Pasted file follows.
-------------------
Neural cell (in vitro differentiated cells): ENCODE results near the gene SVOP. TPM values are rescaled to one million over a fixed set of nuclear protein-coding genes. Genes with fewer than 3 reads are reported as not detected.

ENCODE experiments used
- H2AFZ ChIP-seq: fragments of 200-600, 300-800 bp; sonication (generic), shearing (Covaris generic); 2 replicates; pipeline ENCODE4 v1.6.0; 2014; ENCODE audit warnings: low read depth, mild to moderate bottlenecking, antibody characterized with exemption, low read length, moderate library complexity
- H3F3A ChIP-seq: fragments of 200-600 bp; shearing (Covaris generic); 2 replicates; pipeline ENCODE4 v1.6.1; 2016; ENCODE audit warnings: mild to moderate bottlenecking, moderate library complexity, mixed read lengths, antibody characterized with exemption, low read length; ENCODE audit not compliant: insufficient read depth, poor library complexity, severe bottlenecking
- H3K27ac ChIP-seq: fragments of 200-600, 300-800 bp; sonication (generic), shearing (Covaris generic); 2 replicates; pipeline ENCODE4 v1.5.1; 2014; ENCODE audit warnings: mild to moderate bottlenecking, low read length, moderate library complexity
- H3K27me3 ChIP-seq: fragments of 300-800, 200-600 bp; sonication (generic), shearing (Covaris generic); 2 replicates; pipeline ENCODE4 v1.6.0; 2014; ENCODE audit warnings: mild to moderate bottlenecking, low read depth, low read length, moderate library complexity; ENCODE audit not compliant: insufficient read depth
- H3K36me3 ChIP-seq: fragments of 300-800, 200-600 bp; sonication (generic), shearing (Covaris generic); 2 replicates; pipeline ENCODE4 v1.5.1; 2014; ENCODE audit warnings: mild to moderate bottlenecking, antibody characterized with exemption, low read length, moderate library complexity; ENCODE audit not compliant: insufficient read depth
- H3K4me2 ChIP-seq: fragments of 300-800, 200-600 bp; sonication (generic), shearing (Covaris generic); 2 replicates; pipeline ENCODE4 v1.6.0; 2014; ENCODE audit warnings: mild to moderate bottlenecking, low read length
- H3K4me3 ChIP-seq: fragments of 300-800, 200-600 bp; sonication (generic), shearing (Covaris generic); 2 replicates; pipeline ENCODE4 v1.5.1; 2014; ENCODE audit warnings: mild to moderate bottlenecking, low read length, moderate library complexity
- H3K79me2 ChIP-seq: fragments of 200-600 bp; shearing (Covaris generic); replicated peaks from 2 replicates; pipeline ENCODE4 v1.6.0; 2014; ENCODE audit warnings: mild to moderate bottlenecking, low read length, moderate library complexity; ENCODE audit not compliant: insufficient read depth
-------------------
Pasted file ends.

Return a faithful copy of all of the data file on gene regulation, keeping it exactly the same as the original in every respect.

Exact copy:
Neural cell (in vitro differentiated cells): ENCODE results near the gene SVOP. TPM values are rescaled to one million over a fixed set of nuclear protein-coding genes. Genes with fewer than 3 reads are reported as not detected.

ENCODE experiments used
- H2AFZ ChIP-seq: fragments of 200-600, 300-800 bp; sonication (generic), shearing (Covaris generic); 2 replicates; pipeline ENCODE4 v1.6.0; 2014; ENCODE audit warnings: low read depth, mild to moderate bottlenecking, antibody characterized with exemption, low read length, moderate library complexity
- H3F3A ChIP-seq: fragments of 200-600 bp; shearing (Covaris generic); 2 replicates; pipeline ENCODE4 v1.6.1; 2016; ENCODE audit warnings: mild to moderate bottlenecking, moderate library complexity, mixed read lengths, antibody characterized with exemption, low read length; ENCODE audit not compliant: insufficient read depth, poor library complexity, severe bottlenecking
- H3K27ac ChIP-seq: fragments of 200-600, 300-800 bp; sonication (generic), shearing (Covaris generic); 2 replicates; pipeline ENCODE4 v1.5.1; 2014; ENCODE audit warnings: mild to moderate bottlenecking, low read length, moderate library complexity
- H3K27me3 ChIP-seq: fragments of 300-800, 200-600 bp; sonication (generic), shearing (Covaris generic); 2 replicates; pipeline ENCODE4 v1.6.0; 2014; ENCODE audit warnings: mild to moderate bottlenecking, low read depth, low read length, moderate library complexity; ENCODE audit not compliant: insufficient read depth
- H3K36me3 ChIP-seq: fragments of 300-800, 200-600 bp; sonication (generic), shearing (Covaris generic); 2 replicates; pipeline ENCODE4 v1.5.1; 2014; ENCODE audit warnings: mild to moderate bottlenecking, antibody characterized with exemption, low read length, moderate library complexity; ENCODE audit not compliant: insufficient read depth
- H3K4me2 ChIP-seq: fragments of 300-800, 200-600 bp; sonication (generic), shearing (Covaris generic); 2 replicates; pipeline ENCODE4 v1.6.0; 2014; ENCODE audit warnings: mild to moderate bottlenecking, low read length
- H3K4me3 ChIP-seq: fragments of 300-800, 200-600 bp; sonication (generic), shearing (Covaris generic); 2 replicates; pipeline ENCODE4 v1.5.1; 2014; ENCODE audit warnings: mild to moderate bottlenecking, low read length, moderate library complexity
- H3K79me2 ChIP-seq: fragments of 200-600 bp; shearing (Covaris generic); replicated peaks from 2 replicates; pipeline ENCODE4 v1.6.0; 2014; ENCODE audit warnings: mild to moderate bottlenecking, low read length, moderate library complexity; ENCODE audit not compliant: insufficient read depth